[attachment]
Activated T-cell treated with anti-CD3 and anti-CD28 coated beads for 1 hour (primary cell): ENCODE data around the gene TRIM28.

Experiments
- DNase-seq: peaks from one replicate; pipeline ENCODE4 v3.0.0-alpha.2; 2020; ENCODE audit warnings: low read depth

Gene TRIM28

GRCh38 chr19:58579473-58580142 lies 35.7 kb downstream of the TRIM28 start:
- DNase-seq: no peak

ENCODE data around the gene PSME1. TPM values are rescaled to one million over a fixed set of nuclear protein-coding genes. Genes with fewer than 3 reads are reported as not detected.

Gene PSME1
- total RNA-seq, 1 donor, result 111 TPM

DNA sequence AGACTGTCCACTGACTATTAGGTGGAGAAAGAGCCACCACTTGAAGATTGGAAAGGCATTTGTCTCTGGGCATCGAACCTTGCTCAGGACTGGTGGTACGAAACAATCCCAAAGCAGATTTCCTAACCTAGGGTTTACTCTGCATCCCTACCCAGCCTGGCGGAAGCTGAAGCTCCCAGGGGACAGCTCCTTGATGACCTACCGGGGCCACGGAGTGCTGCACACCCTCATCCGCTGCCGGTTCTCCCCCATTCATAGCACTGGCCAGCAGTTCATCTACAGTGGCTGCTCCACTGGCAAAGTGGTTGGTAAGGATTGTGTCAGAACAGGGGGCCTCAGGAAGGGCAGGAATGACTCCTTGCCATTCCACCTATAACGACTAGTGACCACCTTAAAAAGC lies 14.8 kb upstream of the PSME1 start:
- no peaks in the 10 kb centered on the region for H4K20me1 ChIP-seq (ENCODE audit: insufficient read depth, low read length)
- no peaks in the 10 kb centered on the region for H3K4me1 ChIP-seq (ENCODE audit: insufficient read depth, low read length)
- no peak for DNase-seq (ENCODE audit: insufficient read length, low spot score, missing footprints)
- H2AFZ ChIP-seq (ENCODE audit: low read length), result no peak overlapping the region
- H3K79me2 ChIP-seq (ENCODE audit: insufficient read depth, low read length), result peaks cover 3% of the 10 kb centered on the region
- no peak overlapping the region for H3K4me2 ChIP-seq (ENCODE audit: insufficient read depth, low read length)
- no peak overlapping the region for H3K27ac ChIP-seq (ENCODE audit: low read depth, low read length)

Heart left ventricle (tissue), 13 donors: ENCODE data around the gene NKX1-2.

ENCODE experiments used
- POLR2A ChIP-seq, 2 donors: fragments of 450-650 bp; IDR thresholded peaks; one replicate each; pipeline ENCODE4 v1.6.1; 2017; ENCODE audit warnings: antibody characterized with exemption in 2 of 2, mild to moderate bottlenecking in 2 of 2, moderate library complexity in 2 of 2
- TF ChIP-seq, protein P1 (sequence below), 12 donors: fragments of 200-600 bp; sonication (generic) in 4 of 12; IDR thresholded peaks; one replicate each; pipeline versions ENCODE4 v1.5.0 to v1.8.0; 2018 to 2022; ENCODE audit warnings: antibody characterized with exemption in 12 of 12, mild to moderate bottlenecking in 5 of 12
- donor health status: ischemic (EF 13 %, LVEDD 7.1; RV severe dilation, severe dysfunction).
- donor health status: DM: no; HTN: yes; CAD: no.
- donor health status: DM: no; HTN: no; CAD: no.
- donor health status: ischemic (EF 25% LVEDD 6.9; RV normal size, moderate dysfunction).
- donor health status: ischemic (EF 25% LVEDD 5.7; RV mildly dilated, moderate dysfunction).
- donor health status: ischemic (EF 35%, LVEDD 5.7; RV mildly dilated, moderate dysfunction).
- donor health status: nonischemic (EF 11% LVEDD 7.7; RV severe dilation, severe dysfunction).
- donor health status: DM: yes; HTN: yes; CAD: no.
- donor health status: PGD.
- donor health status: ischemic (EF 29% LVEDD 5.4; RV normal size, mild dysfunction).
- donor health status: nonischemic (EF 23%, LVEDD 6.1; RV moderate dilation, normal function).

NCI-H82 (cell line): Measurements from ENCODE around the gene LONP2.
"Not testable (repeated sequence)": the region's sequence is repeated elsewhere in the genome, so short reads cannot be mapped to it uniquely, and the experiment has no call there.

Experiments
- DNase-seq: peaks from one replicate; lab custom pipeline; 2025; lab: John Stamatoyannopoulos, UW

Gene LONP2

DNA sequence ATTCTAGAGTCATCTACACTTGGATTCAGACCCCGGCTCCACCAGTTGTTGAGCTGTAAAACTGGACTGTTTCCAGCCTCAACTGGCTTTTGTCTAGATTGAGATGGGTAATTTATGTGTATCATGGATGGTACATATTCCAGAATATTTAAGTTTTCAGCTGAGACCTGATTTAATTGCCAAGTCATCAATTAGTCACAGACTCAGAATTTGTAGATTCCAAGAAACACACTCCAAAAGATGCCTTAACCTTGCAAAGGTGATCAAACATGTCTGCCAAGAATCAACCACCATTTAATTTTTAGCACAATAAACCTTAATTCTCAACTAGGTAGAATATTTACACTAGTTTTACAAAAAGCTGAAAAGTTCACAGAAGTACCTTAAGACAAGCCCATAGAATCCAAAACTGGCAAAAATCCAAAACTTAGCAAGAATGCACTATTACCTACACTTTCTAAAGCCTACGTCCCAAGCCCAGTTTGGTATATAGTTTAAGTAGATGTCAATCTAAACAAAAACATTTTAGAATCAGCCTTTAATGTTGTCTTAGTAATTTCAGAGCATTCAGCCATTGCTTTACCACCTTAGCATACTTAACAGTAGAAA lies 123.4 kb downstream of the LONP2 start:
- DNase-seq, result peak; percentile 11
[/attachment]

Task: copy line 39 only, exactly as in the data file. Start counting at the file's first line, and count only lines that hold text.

- DNase-seq, result peak; percentile 11